Surprisingly, many Americans were not physically fit for military service during World War I, and there were many postwar efforts to add physical education at all levels of schooling. During World War II, physical fitness was again required of soldiers--but it was also required of many others, particularly women, since the war effort required manual labor. Soldiers once againcame up short in physical fitness requirements, so after the war, schools instituted more rigorous physical education requirements, and there was greaterinterest in the teaching of physical education.
By 1950, there were over 400 United States colleges and universities offeringmajors in physical education and there was increasing recognition of the scientific foundation of physical education. The fitness of the military in theKorean War again fell short of expectations, and the federal government set up the President's Council on Physical Fitness, which helped to raise fitnessstandards in schools across the country. A series of 1970s and 1980s recessions brought about cutbacks in many school programs, including physical education. By the 1970s, interest in the President's Council had waned and physicaleducation courses began to emphasize lifetime sports such as golf, badminton,tennis, and bowling. In another swing of the pendulum, the American public spontaneously developed an intense interest in fitness in the late 1970s.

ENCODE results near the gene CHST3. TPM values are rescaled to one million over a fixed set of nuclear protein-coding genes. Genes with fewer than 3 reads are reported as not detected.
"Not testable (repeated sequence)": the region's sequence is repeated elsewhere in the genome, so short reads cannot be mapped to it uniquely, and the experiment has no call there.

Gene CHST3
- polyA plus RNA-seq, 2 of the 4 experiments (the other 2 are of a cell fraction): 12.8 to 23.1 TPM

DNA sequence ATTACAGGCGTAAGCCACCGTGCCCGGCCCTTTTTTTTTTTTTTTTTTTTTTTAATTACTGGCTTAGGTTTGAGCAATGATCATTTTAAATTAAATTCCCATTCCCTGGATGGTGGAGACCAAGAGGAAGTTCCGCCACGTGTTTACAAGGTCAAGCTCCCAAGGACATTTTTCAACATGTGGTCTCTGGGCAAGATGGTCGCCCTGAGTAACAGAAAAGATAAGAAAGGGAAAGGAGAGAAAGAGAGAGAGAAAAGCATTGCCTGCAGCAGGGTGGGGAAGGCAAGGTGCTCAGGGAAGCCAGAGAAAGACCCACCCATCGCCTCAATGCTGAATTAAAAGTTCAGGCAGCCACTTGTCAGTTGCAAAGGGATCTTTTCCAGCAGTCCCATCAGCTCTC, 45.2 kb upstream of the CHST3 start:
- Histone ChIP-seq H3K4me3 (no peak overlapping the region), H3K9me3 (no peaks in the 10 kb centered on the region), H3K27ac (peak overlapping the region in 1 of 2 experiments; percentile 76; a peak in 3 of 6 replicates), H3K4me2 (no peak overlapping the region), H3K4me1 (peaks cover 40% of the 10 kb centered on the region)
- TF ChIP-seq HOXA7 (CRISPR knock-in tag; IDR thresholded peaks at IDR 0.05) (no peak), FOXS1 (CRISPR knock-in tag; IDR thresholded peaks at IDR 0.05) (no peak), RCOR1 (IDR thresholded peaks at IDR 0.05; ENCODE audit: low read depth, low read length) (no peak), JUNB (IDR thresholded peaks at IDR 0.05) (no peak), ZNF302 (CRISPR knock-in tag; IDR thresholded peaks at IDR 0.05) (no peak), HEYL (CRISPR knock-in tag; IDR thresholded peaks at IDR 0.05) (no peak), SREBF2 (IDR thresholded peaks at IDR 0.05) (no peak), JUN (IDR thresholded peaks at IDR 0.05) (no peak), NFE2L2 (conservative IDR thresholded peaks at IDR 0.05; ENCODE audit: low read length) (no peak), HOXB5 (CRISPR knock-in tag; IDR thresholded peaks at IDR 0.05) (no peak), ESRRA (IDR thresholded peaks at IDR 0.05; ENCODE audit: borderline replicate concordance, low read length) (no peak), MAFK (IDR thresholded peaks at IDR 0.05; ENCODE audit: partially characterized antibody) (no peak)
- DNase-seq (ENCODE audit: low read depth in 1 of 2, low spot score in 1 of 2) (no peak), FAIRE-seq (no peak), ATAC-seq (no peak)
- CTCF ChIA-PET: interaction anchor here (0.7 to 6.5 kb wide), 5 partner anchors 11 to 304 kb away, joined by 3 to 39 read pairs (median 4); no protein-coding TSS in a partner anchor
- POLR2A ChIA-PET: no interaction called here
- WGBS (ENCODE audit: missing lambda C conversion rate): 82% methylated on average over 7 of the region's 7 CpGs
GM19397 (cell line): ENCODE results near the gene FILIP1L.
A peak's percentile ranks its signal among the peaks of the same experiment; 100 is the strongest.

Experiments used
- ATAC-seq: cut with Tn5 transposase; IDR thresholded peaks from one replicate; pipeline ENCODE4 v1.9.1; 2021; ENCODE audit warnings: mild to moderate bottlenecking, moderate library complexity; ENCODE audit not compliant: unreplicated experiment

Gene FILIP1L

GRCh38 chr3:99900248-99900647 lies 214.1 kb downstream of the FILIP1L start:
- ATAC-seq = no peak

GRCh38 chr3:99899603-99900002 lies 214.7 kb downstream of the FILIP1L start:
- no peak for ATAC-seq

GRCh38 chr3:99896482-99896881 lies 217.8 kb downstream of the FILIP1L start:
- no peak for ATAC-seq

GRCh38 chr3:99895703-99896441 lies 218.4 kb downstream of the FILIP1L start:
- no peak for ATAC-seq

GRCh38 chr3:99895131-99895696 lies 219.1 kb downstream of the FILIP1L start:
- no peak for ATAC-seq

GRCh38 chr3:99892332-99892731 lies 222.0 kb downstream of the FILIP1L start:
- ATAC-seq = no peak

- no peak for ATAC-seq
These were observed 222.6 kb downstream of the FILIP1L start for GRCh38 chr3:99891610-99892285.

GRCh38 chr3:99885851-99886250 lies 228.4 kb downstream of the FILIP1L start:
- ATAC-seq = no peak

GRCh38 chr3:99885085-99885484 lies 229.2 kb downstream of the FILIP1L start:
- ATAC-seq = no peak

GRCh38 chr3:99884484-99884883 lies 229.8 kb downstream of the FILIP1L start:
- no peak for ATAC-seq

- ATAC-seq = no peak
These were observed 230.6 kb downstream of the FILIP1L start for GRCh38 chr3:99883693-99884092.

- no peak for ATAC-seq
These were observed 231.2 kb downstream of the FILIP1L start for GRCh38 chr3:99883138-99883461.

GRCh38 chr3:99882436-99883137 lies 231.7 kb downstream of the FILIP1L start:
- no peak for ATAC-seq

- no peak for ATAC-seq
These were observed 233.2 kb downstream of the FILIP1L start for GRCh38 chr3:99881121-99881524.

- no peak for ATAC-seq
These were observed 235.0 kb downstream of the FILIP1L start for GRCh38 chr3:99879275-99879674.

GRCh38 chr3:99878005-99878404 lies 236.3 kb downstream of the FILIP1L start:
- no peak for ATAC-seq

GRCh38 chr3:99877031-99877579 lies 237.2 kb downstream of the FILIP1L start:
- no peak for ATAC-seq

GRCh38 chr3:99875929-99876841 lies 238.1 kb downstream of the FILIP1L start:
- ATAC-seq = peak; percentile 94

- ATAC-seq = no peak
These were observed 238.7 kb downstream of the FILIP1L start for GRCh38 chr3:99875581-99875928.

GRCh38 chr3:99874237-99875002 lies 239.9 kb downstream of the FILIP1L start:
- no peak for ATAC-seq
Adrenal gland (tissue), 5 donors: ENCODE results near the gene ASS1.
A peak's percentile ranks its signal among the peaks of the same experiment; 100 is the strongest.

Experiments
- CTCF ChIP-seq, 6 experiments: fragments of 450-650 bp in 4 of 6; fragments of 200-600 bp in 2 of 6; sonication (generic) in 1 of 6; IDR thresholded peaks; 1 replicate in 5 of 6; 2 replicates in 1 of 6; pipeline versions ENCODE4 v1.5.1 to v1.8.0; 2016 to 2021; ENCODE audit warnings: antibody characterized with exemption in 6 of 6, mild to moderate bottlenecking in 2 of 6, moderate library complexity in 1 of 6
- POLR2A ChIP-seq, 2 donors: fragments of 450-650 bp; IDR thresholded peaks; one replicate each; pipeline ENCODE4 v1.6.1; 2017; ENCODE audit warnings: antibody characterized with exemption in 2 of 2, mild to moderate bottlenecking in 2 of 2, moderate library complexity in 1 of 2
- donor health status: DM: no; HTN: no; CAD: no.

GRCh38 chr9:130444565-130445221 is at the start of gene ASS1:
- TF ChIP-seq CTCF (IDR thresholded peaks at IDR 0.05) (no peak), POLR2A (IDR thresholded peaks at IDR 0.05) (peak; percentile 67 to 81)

One of the most significant shifts of the 1970s was the Title IX amendment tothe Federal Education Act, which stipulated that no federally funded education programs could discriminate on the basis of gender. Enforcement of Title IX opened up many new opportunities for women in competitive athletics, both at the high school and collegiate levels.
In a continuation of 1980s trends, during the 1990s many school districts have limited the amount of time students spend in physical education or have even dropped the program in response to economic problems or concerns about poorcurriculum. Some reformers in the field are turning to sports education as away of reengaging the students.